Argentine Jewish Leaders Scorn Iranian Fugitive’s Claim That Tehran Regime Is Innocent of AMIA Atrocity
Jewish leaders in Argentina on Monday scorned the claim of a fugitive Iranian government operative that Alberto Nisman — the late federal prosecutor who investigated the July 1994 terrorist bombing of the AMIA Jewish center in Buenos Aires — was murdered because he allegedly failed to establish the Tehran regime’s responsibility for the atrocity, in which 85 people died and more than 300 were wounded.
“I think that they killed Nisman so that nobody could find out that he was empty-handed, because he had paid off a lot of people with money sent from Israel,” Mohsen Rabbani, a former cultural attache at the Iranian Embassy in Buenos Aires, told the Argentine broadcaster Radio 10 in an interview last Friday.
Rabbani, however, is not a disinterested observer. In 2007, as a result of Nisman’s efforts, he was one of the six Iranian and Hezbollah operatives who became the subjects of “Red Notices” issued by Interpol, the international law enforcement agency, in connection with the AMIA bombing.
First dispatched to Buenos Aires by Iran in 1983, Rabbani was identified in a 2013 report written by Nisman for his role in creating “local clandestine intelligence stations designed to sponsor, foster and execute terrorist attacks.” Rabbani now lives in Tehran.
Nisman’s dead body was discovered in the early morning of Jan. 19, 2015 — hours before he was due to unveil a complaint against the former government of President Cristina Fernandez de Kirchner over a 2013 memorandum with Iran that effectively exonerated the Islamic Republic of responsibility for the AMIA attack.
Though the Argentine authorities initially portrayed Nisman’s death as a suicide, an independent investigation in 2017 by the Gendarmeria, a national law enforcement agency, concluded definitively from its examination of the crime scene that the prosecutor was murdered.
“Why when Alberto Nisman had the opportunity to testify to the deputies, did they kill him?” Rabbani asked during Friday’s interview. “Who killed Nisman? Why don’t they let people in Argentina know the truth, why are they hiding the truth?”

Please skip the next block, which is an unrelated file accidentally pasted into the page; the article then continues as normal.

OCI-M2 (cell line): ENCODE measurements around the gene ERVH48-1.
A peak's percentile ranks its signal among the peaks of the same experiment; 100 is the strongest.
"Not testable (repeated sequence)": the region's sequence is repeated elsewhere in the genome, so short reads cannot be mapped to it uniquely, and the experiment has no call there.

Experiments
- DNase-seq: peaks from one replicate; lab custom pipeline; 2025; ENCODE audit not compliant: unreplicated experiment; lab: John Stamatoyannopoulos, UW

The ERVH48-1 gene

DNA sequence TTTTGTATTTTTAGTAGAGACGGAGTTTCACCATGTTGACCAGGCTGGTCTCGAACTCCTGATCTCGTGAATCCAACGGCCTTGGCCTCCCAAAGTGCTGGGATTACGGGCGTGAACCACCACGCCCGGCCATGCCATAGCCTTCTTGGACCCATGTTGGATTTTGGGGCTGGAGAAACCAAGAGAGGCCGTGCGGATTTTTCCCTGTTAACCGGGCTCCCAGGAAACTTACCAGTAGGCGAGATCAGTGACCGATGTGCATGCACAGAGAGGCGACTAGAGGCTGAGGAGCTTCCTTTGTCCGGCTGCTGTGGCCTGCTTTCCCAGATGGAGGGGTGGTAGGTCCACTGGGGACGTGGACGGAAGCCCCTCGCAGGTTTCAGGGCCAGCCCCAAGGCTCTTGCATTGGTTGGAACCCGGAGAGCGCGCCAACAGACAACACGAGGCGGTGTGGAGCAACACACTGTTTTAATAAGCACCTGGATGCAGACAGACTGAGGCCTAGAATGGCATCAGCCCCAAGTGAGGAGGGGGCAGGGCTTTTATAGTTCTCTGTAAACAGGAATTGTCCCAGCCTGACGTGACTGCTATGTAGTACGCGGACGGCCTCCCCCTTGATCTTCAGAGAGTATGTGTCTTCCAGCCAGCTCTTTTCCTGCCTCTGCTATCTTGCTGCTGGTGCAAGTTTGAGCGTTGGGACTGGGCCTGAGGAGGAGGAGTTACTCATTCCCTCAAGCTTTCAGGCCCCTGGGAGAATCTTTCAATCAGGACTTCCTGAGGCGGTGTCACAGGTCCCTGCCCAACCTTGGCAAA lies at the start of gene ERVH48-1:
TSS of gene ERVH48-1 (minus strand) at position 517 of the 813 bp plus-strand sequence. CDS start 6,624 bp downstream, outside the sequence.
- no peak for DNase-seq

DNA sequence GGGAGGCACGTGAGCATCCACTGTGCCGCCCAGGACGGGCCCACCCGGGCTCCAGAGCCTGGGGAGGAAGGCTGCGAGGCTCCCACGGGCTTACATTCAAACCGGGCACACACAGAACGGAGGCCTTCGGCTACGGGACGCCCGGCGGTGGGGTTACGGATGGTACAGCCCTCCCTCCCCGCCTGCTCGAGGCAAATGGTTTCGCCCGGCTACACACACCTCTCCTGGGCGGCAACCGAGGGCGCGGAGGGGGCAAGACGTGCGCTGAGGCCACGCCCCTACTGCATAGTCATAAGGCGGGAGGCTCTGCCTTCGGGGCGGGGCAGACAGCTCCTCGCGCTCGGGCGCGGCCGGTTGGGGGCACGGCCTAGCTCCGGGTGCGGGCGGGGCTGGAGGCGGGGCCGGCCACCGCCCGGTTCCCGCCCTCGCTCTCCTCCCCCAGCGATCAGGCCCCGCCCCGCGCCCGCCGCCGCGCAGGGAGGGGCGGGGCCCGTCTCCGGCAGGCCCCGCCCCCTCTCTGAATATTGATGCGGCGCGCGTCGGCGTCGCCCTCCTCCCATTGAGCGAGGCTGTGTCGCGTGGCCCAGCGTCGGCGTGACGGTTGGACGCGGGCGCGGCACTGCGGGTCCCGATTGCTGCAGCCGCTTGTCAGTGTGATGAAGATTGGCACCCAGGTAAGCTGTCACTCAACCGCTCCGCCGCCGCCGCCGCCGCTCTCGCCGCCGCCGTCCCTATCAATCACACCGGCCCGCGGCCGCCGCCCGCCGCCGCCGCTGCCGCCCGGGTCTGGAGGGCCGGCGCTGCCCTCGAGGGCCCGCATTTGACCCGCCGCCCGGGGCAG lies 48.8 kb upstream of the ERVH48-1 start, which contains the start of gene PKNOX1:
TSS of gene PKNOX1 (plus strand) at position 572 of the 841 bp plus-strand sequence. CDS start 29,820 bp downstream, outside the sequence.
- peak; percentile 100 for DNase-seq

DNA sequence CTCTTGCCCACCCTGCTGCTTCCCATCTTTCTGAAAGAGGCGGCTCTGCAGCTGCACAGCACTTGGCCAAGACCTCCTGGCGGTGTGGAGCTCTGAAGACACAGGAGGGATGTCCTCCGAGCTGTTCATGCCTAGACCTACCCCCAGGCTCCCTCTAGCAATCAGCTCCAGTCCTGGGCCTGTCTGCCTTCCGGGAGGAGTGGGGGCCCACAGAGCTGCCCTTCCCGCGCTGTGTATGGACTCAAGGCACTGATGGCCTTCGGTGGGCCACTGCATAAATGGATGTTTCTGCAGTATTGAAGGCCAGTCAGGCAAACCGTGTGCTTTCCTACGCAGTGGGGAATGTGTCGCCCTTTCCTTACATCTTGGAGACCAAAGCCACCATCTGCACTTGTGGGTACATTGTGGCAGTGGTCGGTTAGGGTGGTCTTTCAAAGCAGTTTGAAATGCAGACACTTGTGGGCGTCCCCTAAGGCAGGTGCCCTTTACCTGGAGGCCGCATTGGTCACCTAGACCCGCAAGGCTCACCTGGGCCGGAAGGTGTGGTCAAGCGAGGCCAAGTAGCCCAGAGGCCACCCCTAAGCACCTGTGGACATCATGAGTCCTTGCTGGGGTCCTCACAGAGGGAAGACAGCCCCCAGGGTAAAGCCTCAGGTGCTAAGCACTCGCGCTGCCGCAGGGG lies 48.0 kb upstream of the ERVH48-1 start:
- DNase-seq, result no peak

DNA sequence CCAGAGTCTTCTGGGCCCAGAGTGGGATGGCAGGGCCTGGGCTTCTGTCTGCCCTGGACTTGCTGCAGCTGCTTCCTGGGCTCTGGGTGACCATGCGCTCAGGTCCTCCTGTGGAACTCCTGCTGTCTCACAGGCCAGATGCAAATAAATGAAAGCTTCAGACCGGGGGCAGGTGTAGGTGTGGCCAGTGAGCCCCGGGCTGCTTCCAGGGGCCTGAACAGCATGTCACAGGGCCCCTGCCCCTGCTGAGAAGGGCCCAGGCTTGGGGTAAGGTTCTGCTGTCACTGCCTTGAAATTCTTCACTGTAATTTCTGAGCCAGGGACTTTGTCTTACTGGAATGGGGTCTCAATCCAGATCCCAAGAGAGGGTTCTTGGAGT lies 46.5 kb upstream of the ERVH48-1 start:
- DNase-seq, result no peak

At no point did Rabbani specify whom he believed had murdered Nisman, or provide any evidence for his assertion that Nisman was unable to prove Iran’s culpability for the AMIA bombing. Later on in the interview, Rabbani speculated that Nisman might have been pressured by others to kill himself for similar reasons.
Asked to comment on Rabbani’s remarks, AMIA President Ariel Eichbaum said they had caused him “pain and irritation.”
Said Eichbaum: “This is what [Rabbani] should do: present himself to the Argentine courts with all the corresponding constitutional guarantees to offer explanations to the families of the 85 fatal victims in the AMIA massacre. Terrorism is a global menace which we should all be committed to fighting so that those responsible pay for their actions.”
Waldo Wolff, a Jewish member of the Argentine Parliament, pointed out in separate comments that Rabbani’s claims of Iranian innocence were “nothing new.”
Jorge Knoblovits — president of Argentine Jewish representative body DAIA — similarly dismissed Rabbani’s assertions, telling local media outlets, “I’m not going to give any credibility to what a terrorist accused of murdering 85 fellow-citizens has to say.”
Rabbani’s interview came just a few days after Argentine President Alberto Fernandez stirred controversy by casting doubt on whether Nisman had been murdered.
“The accumulated evidence does not suggest that there was a murder,” Fernandez told the newspaper Clarin during a New Year’s Day interview.